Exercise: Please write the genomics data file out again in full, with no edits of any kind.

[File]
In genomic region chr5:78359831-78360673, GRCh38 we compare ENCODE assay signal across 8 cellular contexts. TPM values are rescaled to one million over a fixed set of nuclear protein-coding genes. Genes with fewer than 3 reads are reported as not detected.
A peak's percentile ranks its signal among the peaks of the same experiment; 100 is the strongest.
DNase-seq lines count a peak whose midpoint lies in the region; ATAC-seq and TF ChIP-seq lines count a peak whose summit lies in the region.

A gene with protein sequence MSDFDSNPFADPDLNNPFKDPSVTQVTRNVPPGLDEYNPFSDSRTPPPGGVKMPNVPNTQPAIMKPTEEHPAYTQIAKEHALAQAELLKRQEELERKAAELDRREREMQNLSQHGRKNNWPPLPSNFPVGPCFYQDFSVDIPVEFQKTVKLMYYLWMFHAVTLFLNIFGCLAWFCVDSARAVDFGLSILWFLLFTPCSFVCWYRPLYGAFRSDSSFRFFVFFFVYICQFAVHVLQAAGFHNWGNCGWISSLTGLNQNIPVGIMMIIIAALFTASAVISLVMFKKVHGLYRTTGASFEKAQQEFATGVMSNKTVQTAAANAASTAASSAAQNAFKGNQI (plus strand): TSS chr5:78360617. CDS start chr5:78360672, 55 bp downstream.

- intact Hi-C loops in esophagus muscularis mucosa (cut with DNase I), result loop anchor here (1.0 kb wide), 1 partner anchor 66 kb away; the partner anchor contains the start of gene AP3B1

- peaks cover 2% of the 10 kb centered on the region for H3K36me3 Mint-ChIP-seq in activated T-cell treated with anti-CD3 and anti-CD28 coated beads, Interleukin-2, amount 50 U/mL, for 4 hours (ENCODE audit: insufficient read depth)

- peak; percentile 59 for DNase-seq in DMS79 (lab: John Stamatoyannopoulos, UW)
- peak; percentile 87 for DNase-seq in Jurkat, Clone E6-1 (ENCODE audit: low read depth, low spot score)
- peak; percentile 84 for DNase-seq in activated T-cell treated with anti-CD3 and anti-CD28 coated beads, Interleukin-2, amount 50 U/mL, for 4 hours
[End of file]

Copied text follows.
In genomic region chr5:78359831-78360673, GRCh38 we compare ENCODE assay signal across 8 cellular contexts. TPM values are rescaled to one million over a fixed set of nuclear protein-coding genes. Genes with fewer than 3 reads are reported as not detected.
A peak's percentile ranks its signal among the peaks of the same experiment; 100 is the strongest.
DNase-seq lines count a peak whose midpoint lies in the region; ATAC-seq and TF ChIP-seq lines count a peak whose summit lies in the region.

A gene with protein sequence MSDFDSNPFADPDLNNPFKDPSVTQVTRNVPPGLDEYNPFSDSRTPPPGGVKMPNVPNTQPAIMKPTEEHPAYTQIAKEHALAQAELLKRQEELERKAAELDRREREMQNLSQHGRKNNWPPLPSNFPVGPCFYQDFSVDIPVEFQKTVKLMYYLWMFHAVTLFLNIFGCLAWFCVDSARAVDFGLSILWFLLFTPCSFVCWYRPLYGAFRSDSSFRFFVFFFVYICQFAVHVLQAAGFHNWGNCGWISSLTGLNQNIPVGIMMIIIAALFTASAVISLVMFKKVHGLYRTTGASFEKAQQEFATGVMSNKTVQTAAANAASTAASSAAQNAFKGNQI (plus strand): TSS chr5:78360617. CDS start chr5:78360672, 55 bp downstream.

- intact Hi-C loops in esophagus muscularis mucosa (cut with DNase I), result loop anchor here (1.0 kb wide), 1 partner anchor 66 kb away; the partner anchor contains the start of gene AP3B1

- peaks cover 2% of the 10 kb centered on the region for H3K36me3 Mint-ChIP-seq in activated T-cell treated with anti-CD3 and anti-CD28 coated beads, Interleukin-2, amount 50 U/mL, for 4 hours (ENCODE audit: insufficient read depth)

- peak; percentile 59 for DNase-seq in DMS79 (lab: John Stamatoyannopoulos, UW)
- peak; percentile 87 for DNase-seq in Jurkat, Clone E6-1 (ENCODE audit: low read depth, low spot score)
- peak; percentile 84 for DNase-seq in activated T-cell treated with anti-CD3 and anti-CD28 coated beads, Interleukin-2, amount 50 U/mL, for 4 hours